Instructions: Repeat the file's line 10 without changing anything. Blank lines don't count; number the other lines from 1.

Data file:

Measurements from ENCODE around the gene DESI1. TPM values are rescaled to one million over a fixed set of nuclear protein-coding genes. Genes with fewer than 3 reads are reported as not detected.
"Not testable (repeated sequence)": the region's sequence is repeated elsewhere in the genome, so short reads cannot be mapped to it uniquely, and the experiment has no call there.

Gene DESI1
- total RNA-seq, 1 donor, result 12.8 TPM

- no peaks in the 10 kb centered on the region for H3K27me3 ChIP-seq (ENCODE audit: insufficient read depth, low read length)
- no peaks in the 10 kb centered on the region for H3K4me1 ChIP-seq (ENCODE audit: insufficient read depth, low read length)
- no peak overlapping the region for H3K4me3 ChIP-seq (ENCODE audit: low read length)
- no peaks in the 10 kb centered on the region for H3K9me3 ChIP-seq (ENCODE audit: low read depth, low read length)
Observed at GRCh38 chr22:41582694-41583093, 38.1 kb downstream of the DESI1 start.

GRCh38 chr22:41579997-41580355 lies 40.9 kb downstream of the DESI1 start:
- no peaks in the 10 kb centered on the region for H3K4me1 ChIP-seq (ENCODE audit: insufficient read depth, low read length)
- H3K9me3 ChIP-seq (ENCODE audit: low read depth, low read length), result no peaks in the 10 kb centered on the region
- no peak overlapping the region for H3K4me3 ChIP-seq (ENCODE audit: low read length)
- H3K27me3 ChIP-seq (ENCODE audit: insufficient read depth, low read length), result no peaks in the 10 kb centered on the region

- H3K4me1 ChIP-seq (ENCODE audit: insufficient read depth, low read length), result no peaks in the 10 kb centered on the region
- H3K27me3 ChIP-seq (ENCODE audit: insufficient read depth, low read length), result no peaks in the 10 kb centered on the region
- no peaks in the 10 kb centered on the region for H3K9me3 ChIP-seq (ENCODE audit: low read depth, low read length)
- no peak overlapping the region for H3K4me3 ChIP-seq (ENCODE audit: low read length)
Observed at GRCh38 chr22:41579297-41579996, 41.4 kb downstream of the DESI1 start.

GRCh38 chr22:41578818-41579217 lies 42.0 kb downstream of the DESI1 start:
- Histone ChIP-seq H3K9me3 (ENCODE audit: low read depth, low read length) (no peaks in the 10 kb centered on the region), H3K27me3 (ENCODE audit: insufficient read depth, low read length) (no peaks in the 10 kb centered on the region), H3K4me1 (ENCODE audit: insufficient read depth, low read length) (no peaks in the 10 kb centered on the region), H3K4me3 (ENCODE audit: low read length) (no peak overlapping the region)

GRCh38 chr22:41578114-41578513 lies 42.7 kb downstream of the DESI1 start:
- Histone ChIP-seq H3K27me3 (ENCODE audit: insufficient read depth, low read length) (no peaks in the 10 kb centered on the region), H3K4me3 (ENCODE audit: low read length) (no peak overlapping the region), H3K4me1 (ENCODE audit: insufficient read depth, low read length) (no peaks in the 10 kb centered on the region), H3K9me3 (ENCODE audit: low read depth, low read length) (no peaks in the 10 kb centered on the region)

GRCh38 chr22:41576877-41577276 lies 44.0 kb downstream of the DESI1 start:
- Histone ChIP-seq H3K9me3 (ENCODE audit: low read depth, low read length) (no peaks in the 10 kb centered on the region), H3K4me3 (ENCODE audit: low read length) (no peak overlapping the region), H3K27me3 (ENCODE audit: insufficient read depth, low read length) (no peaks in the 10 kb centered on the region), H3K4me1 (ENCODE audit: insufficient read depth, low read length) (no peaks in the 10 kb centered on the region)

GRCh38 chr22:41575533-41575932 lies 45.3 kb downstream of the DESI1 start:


GRCh38 chr22:41579997-41580355 lies 40.9 kb downstream of the DESI1 start: